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Volume 5, Number 2—April 1999


Malaria Control in South America— Response to P.C. Matteson

Suggested citation for this article

To the Editor: Dr. Matteson, whose letter relies heavily on unpublished information and nonrefereed publications, states that growing drug resistance has contributed to increasing malaria. While drug resistance is important, when DDT use declined below effective levels (1), the proportion of Plasmodium falciparum infections (including infections with resistant strains) compared with P. vivax infections (no resistance) did not progressively increase (2). Moreover, malaria has increased in Central America, where drug resistance is unknown (3-6). As for attributing increasing malaria to deteriorating public health systems, the changes imposed on developing countries (in organizational structures of malaria control programs and prohibiting DDT [1,7]) correlate with increasing malaria rates (1).

Dr. Matteson states that large-scale migration explains why almost all Brazilian malaria cases occur in the Amazon Basin. However, DDT cleared malaria from the more populated and temperate southern regions of the country (8, unpublished report: U.S. Agency for International Development review in 1973-74 of Brazil's malaria eradication program). When DDT was in full use (pre-1980), large increases in malaria did not accompany population movement (1). With the 1970s' colonization program of the Basin came malaria problems, but not large population-based malaria increases. DDT prevented that (1,9-11). However, since DDT has been eliminated, persistent urban malaria is again becoming a problem (12-16).

Other factors (biting behavior, housing conditions, and human behavior), which Dr. Matteson attributes to increasing malaria, have always thwarted interdiction of malaria transmission in the Amazon Basin (17;18; an unpublished report: U.S. Agency for International Development review in 1973-74 of the malaria eradication program in Brazil) and are no more important today than they were before.

A UN-facilitated global negotiation process cited as a meaningful debate for malaria control is an effort to provide a legally binding agreement for global elimination of DDT and other persistent organic pollutants, not an open forum for debate of DDT use for malaria control.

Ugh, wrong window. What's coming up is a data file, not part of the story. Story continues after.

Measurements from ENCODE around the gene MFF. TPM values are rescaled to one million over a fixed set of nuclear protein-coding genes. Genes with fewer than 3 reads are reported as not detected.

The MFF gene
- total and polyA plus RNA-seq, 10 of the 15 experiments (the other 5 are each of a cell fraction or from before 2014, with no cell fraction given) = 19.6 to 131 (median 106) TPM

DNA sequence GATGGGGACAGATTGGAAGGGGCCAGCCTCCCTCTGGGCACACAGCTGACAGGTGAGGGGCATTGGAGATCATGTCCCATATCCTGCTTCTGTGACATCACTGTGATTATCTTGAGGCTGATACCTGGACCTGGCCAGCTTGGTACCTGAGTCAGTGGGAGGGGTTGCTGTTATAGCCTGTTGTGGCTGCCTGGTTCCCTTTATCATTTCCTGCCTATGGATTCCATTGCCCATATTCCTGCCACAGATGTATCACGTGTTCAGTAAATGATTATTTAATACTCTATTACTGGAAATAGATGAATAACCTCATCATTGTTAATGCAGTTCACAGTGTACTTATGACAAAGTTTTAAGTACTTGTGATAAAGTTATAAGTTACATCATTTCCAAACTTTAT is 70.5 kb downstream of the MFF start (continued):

Dr. Matteson claims that DDT is associated with reduced lactation. In the United States, where DDT has been banned for 26 years, mothers who stay home breast-feed for an average of 25.1 weeks—mothers who work parttime, for 22.5 weeks (19). In Belize, mothers in urban areas, where DDT is not used for malaria control, breast-feed less than 38.4 weeks—mothers in rural areas with lifetime exposures to DDT breast-feed more than 57.2 weeks (20).

The World Wildlife Fund's mass balance model of DDT sprayed in houses used to refute our assessment that DDT does not readily move away from sprayed houses also mentions that "There are against which to validate the results of this...model, although actual data...should not be difficult to obtain." (21). Studies of DDT use in agriculture show that most DDT settles where it is applied (22).

Studies have shown no meaningful population-based adverse health effects from DDT use, despite more than 50 years' exposure, and evidence argues forcefully that DDT does not cause breast cancer (23).

Donald R. Roberts and Larry L. Laughlin
Author affiliations: The Uniformed Services University of the Health Sciences, Bethesda, Maryland, USA


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Suggested citation: Roberts DR, Laughlin LL. Malaria Control in South America— Response to P.C. Matteson [letter]. Emerg Infect Dis [serial on the Internet]. 1999, Apr [date cited]. Available from

DOI: 10.3201/eid0502.990230

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Table of Contents – Volume 5, Number 2—April 1999